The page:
Adrian

  2. This is wonderful. I have read books on Stoicism for years and attended (online, not live) Stoicon. I have watch lectures in the past and once in a while read these posts. One question I have had about Stoicism is putting it in practice. How can we use it in the modern world. I accept all Stoic Doctrine and ancient advice, that is never a question. I have relinquished all modern beliefs about religion. I am literally a Classical person. My question has always been how can we use it for today, as Anthony says above. I find myself completely forgetting everything when I get angry. Philip Vellacott says in one of his introductions to Euripides, ‘ to abandon revenge when one had been wronged was to deny one’s sense of justice and to further encourage injustice…’ I think this is how most of us (myself included) think today. We feel an injustice has been done and if we do nothing we encourage more. How can we not feel this way and not be walked over and over again?

    I just don’t know. It is like I have never read a book on Stoicism or philosophy or any Ancient Greek or Latin literature when I get angry. I am frustrated that although I believe I have become a better person, events happen that worsen it (political, social, family life, job stress, change). This dialogue above clearly shows how modern people just don’t get it. I don’t want any part of that. Ancient literature can teach us how to live better and be a better person (but it takes time unlearning all the wrong we have learned…movies, articles, newspapers are filled with cryptic messages telling people how to be…I here them all the time; they are small bits of info or scenes; movies showing people with guns all the time fighting, hurting, taking revenge). This can’t be good for society. Combining modern techniques with ancient ones seems to be away to solidify their teachings as done above. I congratulate you on this. I feel this is a great approach. I don’t know how the person above will accept this but it seems he is understanding something. I could easily see my self 20 years ago like that person above. If I had no knowledge of ancient literature, I would have probably been skeptical too thinking only religion had the answer. ‘Philosophiae serviās oportet, ut tibi contingat vēra lībertas. You must be a slave to philosophy if you wish to be free.,’ as Seneca says in Letter VIII. Vale.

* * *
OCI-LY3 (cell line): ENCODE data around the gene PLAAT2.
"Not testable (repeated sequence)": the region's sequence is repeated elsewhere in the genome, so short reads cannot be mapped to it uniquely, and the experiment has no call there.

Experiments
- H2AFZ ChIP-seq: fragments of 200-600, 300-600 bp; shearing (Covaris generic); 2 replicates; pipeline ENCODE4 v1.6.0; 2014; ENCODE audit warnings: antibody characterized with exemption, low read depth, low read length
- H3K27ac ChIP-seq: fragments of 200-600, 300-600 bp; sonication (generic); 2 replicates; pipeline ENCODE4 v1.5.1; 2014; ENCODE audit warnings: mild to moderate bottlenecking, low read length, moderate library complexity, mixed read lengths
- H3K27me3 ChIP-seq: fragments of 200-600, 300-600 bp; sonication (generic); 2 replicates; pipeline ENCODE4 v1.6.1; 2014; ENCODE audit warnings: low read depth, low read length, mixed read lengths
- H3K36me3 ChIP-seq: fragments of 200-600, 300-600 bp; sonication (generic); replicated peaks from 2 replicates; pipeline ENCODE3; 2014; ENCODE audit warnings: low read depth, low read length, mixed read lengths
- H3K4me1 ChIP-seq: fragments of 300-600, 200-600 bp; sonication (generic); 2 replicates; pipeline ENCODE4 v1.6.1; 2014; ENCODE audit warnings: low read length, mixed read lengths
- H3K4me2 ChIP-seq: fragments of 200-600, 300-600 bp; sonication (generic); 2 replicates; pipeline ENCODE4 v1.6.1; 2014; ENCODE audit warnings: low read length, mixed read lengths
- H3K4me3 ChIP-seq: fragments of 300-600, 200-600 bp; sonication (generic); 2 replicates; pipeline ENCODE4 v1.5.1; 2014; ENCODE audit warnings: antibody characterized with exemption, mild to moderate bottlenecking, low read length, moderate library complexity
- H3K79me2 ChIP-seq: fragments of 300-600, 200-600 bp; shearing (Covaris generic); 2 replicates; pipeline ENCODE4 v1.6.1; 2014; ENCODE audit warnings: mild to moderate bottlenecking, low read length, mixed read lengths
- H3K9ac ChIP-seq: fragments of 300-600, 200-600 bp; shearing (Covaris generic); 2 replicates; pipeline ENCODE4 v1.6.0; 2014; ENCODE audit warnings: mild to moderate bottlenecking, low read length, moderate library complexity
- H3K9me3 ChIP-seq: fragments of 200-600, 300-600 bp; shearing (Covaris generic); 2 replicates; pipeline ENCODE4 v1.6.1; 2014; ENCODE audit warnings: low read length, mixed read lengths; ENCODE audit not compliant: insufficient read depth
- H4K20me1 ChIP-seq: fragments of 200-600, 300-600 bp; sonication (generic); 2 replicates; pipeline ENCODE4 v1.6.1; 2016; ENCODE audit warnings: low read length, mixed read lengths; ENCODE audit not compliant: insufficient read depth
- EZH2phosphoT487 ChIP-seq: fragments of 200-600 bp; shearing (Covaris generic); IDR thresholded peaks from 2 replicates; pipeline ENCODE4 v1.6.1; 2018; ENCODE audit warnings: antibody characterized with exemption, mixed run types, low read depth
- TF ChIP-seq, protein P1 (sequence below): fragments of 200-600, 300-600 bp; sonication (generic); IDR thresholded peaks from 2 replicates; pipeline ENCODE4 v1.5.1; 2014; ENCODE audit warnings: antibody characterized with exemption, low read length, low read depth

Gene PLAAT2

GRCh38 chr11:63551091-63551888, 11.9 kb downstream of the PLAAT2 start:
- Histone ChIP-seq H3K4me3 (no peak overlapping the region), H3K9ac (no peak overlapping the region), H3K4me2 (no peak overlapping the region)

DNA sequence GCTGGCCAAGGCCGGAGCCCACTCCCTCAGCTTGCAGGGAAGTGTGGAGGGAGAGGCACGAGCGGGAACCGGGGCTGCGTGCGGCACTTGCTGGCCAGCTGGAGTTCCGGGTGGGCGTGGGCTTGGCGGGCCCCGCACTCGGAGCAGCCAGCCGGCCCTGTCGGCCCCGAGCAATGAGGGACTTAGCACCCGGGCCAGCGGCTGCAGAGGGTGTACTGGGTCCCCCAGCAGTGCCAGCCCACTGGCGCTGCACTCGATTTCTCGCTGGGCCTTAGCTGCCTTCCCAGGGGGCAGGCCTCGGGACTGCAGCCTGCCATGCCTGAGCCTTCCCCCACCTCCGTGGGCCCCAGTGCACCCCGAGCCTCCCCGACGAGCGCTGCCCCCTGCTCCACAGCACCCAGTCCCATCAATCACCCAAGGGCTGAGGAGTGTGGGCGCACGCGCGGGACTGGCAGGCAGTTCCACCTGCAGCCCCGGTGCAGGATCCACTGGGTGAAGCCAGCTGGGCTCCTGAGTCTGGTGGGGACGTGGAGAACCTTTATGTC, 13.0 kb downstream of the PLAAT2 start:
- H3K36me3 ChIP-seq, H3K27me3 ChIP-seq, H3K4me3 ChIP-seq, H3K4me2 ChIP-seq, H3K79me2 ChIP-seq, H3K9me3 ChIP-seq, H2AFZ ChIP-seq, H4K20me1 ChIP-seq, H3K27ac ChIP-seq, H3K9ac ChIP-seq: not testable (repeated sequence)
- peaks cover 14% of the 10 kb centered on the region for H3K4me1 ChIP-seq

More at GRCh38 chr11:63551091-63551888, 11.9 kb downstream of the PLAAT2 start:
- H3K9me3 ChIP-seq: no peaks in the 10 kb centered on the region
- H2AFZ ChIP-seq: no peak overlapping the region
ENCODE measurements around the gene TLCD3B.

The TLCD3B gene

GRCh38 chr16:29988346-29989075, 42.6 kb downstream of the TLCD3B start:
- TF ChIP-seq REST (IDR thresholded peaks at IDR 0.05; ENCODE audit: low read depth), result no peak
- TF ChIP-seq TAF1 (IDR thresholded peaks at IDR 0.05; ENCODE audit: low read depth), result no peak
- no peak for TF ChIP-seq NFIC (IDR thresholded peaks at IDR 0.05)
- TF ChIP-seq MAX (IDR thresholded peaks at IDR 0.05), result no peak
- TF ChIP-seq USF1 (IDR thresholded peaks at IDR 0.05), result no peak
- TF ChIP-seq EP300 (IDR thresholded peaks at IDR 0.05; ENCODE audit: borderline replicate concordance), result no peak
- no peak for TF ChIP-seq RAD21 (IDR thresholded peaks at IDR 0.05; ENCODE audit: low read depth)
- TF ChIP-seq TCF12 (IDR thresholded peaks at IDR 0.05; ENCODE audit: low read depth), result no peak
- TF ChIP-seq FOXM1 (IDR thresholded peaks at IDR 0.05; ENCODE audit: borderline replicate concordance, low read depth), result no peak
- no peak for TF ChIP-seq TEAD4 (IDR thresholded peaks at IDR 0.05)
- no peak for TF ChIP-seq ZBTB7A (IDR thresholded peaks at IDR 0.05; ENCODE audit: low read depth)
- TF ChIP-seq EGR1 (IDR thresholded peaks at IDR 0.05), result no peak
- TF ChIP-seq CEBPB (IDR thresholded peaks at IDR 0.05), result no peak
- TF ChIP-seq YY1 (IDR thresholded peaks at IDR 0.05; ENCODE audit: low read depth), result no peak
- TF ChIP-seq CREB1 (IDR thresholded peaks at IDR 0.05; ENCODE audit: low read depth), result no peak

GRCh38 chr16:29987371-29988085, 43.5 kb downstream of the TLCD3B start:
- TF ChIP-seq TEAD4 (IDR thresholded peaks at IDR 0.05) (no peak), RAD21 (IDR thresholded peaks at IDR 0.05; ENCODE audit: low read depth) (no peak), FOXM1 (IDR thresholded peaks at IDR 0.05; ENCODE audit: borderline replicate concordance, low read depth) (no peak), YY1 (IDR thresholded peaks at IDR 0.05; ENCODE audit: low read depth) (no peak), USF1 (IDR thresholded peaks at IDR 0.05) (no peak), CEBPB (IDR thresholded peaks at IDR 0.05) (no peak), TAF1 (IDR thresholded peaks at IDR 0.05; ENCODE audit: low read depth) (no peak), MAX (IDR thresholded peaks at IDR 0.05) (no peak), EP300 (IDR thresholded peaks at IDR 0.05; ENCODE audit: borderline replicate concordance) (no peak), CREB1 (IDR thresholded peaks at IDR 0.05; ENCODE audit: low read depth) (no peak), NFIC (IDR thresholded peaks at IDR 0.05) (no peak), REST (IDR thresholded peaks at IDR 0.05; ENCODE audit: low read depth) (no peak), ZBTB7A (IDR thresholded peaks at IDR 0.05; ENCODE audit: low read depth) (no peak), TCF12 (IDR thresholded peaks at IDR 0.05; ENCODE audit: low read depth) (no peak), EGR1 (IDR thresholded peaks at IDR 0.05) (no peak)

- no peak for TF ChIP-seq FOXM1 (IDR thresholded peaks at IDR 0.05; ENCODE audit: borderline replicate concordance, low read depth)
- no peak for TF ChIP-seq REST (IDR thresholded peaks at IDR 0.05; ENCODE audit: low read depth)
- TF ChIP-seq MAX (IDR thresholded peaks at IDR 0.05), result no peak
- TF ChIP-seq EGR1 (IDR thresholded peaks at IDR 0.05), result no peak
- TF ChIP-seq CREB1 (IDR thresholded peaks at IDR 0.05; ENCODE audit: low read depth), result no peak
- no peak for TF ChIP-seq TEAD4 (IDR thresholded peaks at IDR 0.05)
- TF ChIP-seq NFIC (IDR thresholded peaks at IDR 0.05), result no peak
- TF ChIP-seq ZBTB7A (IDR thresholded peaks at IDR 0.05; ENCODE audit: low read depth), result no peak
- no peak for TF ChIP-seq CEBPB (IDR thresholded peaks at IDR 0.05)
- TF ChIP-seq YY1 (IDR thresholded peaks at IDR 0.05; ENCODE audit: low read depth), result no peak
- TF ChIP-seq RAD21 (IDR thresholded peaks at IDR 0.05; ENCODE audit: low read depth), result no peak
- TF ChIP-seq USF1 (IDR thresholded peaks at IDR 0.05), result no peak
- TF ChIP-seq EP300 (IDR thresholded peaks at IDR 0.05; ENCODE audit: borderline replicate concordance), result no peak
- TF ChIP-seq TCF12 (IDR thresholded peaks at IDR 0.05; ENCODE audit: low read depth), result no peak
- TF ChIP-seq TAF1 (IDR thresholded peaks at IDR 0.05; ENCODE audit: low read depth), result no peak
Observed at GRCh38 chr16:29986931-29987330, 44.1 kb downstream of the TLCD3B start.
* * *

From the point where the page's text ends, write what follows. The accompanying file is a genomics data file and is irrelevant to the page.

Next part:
1. Sorry there a numerous spelling errors above: